EFI conversion is a great way to modernize your engine and get the most out of it. But what exactly is needed for an EFI conversion? To answer this question, it's important to understand the components and processes involved in an EFI conversion. At its core, an EFI conversion requires an oxygen sensor, an air pressure sensor in the manifold, an air temperature sensor, a coolant sensor, and a throttle position sensor. These sensors are easy to install, as they simply screw into the engine. Most EFI conversion kits come with all the necessary components, but if you need to purchase them separately, sensor packages are available. The feedback from these sensors allows the EFI control unit to constantly adjust the fuel mixture to changing operating conditions.
This ensures that your engine is running at its optimal performance level. If you're used to handling a carburettor and have good skills in tuning them, you may be hesitant to venture into the unknown territory of EFI. Fortunately, there are conversion kits from the aftermarket that replace the intake manifold, throttle body, injectors, cable harness and standard EFI sensors with a carburettor and manifold. This allows you to modernize your engine without having to use EFI or computerized engine controls. Most modernized EFI systems (type 4150 throttle bodies) use a speed density adjustment strategy to determine the right fuel for the engine by collecting information from the throttle position sensor (TPS), the absolute pressure sensor (MAP) in the manifold, the rpm, an oxygen (O) sensor, a coolant temperature sensor (CTS) and the manifold air temperature sensor (MAT).These sensors provide essential data for the proper adjustment of the EFI system. This ensures that your engine is running at its optimal performance level. For those who are more experienced with carburettors and don't want to venture into EFI territory, there are still options available.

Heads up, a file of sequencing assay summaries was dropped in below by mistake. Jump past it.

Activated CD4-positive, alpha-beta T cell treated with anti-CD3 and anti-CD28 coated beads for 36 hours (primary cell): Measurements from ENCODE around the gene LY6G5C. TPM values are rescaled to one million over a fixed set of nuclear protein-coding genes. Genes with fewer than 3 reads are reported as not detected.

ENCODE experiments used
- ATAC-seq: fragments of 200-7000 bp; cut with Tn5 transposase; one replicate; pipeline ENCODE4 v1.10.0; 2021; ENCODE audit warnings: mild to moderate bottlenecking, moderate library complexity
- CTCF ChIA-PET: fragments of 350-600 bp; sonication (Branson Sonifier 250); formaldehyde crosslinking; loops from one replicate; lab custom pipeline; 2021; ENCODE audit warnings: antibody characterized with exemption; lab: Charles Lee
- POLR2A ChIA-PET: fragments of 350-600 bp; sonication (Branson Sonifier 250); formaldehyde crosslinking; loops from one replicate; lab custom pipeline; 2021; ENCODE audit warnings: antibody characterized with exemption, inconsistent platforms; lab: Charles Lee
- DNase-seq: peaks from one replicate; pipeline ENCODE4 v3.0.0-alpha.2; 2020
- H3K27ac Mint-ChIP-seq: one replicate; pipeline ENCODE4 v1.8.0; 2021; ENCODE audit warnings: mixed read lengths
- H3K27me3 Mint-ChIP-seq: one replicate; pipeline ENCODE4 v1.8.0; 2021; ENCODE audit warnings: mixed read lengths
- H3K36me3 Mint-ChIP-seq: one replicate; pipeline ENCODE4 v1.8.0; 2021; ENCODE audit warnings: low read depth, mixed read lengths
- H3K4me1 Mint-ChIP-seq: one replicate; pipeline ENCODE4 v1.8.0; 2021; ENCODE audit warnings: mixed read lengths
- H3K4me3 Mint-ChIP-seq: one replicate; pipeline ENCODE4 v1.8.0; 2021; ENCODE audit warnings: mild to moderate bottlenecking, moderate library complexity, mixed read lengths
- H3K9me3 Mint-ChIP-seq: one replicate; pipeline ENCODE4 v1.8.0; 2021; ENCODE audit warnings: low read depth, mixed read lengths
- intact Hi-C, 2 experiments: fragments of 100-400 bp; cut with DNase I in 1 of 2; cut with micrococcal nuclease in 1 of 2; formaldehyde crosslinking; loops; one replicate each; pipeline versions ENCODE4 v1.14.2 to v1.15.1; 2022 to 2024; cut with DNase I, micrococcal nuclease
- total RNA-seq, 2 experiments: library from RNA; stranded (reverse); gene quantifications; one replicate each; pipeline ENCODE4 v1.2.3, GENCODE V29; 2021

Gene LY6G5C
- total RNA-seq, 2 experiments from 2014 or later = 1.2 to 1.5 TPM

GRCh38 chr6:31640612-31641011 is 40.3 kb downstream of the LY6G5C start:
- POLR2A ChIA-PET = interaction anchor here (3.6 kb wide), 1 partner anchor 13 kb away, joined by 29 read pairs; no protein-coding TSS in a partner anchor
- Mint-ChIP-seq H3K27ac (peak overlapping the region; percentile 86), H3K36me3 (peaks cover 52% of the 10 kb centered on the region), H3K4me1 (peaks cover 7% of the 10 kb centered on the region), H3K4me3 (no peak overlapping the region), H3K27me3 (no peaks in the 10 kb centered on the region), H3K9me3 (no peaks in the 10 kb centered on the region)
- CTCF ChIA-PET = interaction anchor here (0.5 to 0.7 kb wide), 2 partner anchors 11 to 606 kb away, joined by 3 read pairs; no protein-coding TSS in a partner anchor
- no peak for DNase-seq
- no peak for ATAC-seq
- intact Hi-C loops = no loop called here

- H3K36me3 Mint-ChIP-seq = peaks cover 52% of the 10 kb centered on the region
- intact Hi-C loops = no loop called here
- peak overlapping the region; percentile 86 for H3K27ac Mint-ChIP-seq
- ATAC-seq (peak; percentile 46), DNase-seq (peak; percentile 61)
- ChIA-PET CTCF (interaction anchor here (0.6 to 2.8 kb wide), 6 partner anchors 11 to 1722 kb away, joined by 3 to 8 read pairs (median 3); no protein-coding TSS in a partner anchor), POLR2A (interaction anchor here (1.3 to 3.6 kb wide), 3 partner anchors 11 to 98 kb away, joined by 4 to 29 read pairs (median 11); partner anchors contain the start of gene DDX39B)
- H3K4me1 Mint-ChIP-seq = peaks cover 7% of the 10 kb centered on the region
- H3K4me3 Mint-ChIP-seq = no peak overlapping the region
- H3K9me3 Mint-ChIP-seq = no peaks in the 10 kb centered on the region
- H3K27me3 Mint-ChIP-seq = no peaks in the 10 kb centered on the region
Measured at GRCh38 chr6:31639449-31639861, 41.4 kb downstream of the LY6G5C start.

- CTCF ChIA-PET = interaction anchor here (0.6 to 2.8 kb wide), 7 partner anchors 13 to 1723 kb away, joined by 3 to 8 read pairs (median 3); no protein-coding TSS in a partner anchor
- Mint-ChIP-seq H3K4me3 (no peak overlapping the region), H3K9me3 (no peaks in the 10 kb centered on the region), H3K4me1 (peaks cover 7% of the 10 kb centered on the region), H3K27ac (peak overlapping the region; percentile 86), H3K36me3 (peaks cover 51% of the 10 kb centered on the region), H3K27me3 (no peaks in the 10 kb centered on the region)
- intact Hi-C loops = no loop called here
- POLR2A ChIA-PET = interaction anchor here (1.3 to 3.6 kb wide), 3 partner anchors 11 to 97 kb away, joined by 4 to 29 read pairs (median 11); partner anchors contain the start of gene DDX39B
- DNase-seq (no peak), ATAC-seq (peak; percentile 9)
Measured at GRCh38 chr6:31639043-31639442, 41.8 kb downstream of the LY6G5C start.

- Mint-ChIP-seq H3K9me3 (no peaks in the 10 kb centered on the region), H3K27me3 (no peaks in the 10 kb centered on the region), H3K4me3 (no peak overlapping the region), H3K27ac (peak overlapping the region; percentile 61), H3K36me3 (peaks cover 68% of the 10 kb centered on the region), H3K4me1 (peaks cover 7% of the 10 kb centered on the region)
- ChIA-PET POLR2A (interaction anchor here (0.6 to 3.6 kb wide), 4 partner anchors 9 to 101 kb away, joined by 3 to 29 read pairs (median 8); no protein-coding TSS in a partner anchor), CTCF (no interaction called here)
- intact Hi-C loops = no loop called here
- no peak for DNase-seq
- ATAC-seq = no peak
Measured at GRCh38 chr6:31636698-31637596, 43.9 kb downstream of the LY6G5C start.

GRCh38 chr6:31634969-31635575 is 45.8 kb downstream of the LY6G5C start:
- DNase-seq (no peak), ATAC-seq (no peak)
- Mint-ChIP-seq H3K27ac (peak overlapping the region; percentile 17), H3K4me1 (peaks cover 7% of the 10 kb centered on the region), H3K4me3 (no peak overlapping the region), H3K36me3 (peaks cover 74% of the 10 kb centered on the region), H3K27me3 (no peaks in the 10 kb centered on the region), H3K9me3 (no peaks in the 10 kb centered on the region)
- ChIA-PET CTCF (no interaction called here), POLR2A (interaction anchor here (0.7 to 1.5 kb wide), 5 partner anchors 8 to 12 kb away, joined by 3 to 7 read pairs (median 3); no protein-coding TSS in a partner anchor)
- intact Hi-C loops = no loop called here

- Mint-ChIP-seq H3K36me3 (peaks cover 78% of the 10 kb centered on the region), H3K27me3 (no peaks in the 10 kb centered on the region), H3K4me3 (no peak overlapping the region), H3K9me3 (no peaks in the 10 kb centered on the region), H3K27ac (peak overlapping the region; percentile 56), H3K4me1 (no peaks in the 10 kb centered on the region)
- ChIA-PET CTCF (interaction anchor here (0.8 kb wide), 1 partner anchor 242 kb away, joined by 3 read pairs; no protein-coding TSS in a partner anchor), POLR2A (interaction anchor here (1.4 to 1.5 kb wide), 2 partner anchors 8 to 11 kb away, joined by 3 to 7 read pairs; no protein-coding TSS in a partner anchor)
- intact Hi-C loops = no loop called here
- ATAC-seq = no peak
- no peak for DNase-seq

There are numerous multi-port EFI conversion kits and throttle bodies available in the aftermarket that allow you to convert almost any carburized engine into EFI. For the most demanding races, EFI systems with more advanced, high-power professional ports require a laptop and advanced tuning skills to operate. Some of the original equipment's EFI systems are also velocity-density systems (Chrysler and the former GM Tuned Port Injection), but most are “massive airflow” systems that use an expensive MAF sensor mounted in front of the throttle body to read the airflow that enters the engine. EFI conversion can be intimidating for those who have never done it before. But with all of the options available in the aftermarket, it's easier than ever to convert your carburized engine into an efficient and powerful EFI system.